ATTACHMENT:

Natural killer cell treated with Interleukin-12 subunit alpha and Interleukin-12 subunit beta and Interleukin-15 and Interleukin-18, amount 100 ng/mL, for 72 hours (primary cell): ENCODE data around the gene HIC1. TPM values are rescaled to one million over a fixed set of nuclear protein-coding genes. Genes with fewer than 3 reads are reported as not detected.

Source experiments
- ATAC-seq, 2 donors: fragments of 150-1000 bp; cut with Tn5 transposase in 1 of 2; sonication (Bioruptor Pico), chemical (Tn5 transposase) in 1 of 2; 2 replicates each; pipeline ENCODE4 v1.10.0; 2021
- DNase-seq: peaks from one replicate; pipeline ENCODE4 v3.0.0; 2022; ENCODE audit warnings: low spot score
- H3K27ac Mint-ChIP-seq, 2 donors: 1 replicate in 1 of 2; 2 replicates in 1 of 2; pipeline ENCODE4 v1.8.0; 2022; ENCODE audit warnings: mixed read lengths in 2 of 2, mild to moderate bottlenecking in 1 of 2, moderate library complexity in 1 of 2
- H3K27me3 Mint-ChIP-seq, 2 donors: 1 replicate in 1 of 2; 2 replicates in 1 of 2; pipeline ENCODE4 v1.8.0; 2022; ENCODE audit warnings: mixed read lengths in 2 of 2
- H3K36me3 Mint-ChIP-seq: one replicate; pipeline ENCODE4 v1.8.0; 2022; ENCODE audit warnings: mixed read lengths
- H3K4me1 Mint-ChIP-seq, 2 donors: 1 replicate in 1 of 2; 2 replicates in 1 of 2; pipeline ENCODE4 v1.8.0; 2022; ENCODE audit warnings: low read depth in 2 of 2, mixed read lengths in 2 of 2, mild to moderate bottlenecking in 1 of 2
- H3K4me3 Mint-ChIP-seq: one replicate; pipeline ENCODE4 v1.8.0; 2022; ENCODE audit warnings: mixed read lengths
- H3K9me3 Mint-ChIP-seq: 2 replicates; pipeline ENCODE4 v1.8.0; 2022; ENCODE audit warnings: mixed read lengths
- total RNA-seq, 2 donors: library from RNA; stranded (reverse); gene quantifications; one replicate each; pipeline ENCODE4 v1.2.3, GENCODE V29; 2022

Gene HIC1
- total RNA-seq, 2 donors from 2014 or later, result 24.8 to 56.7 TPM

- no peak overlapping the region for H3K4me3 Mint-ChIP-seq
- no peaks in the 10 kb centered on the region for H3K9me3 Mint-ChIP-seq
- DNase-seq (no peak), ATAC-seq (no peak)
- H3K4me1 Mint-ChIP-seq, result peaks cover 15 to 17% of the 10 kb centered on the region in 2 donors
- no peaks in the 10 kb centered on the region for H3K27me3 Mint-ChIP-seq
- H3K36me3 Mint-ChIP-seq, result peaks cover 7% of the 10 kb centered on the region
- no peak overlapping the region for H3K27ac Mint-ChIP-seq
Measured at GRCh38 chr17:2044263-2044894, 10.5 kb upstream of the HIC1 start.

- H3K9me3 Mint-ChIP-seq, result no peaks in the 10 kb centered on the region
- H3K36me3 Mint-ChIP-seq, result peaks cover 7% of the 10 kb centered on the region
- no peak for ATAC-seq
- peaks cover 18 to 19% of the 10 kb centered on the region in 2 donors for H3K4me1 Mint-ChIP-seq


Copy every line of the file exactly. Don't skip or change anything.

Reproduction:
Natural killer cell treated with Interleukin-12 subunit alpha and Interleukin-12 subunit beta and Interleukin-15 and Interleukin-18, amount 100 ng/mL, for 72 hours (primary cell): ENCODE data around the gene HIC1. TPM values are rescaled to one million over a fixed set of nuclear protein-coding genes. Genes with fewer than 3 reads are reported as not detected.

Source experiments
- ATAC-seq, 2 donors: fragments of 150-1000 bp; cut with Tn5 transposase in 1 of 2; sonication (Bioruptor Pico), chemical (Tn5 transposase) in 1 of 2; 2 replicates each; pipeline ENCODE4 v1.10.0; 2021
- DNase-seq: peaks from one replicate; pipeline ENCODE4 v3.0.0; 2022; ENCODE audit warnings: low spot score
- H3K27ac Mint-ChIP-seq, 2 donors: 1 replicate in 1 of 2; 2 replicates in 1 of 2; pipeline ENCODE4 v1.8.0; 2022; ENCODE audit warnings: mixed read lengths in 2 of 2, mild to moderate bottlenecking in 1 of 2, moderate library complexity in 1 of 2
- H3K27me3 Mint-ChIP-seq, 2 donors: 1 replicate in 1 of 2; 2 replicates in 1 of 2; pipeline ENCODE4 v1.8.0; 2022; ENCODE audit warnings: mixed read lengths in 2 of 2
- H3K36me3 Mint-ChIP-seq: one replicate; pipeline ENCODE4 v1.8.0; 2022; ENCODE audit warnings: mixed read lengths
- H3K4me1 Mint-ChIP-seq, 2 donors: 1 replicate in 1 of 2; 2 replicates in 1 of 2; pipeline ENCODE4 v1.8.0; 2022; ENCODE audit warnings: low read depth in 2 of 2, mixed read lengths in 2 of 2, mild to moderate bottlenecking in 1 of 2
- H3K4me3 Mint-ChIP-seq: one replicate; pipeline ENCODE4 v1.8.0; 2022; ENCODE audit warnings: mixed read lengths
- H3K9me3 Mint-ChIP-seq: 2 replicates; pipeline ENCODE4 v1.8.0; 2022; ENCODE audit warnings: mixed read lengths
- total RNA-seq, 2 donors: library from RNA; stranded (reverse); gene quantifications; one replicate each; pipeline ENCODE4 v1.2.3, GENCODE V29; 2022

Gene HIC1
- total RNA-seq, 2 donors from 2014 or later, result 24.8 to 56.7 TPM

- no peak overlapping the region for H3K4me3 Mint-ChIP-seq
- no peaks in the 10 kb centered on the region for H3K9me3 Mint-ChIP-seq
- DNase-seq (no peak), ATAC-seq (no peak)
- H3K4me1 Mint-ChIP-seq, result peaks cover 15 to 17% of the 10 kb centered on the region in 2 donors
- no peaks in the 10 kb centered on the region for H3K27me3 Mint-ChIP-seq
- H3K36me3 Mint-ChIP-seq, result peaks cover 7% of the 10 kb centered on the region
- no peak overlapping the region for H3K27ac Mint-ChIP-seq
Measured at GRCh38 chr17:2044263-2044894, 10.5 kb upstream of the HIC1 start.

- H3K9me3 Mint-ChIP-seq, result no peaks in the 10 kb centered on the region
- H3K36me3 Mint-ChIP-seq, result peaks cover 7% of the 10 kb centered on the region
- no peak for ATAC-seq
- peaks cover 18 to 19% of the 10 kb centered on the region in 2 donors for H3K4me1 Mint-ChIP-seq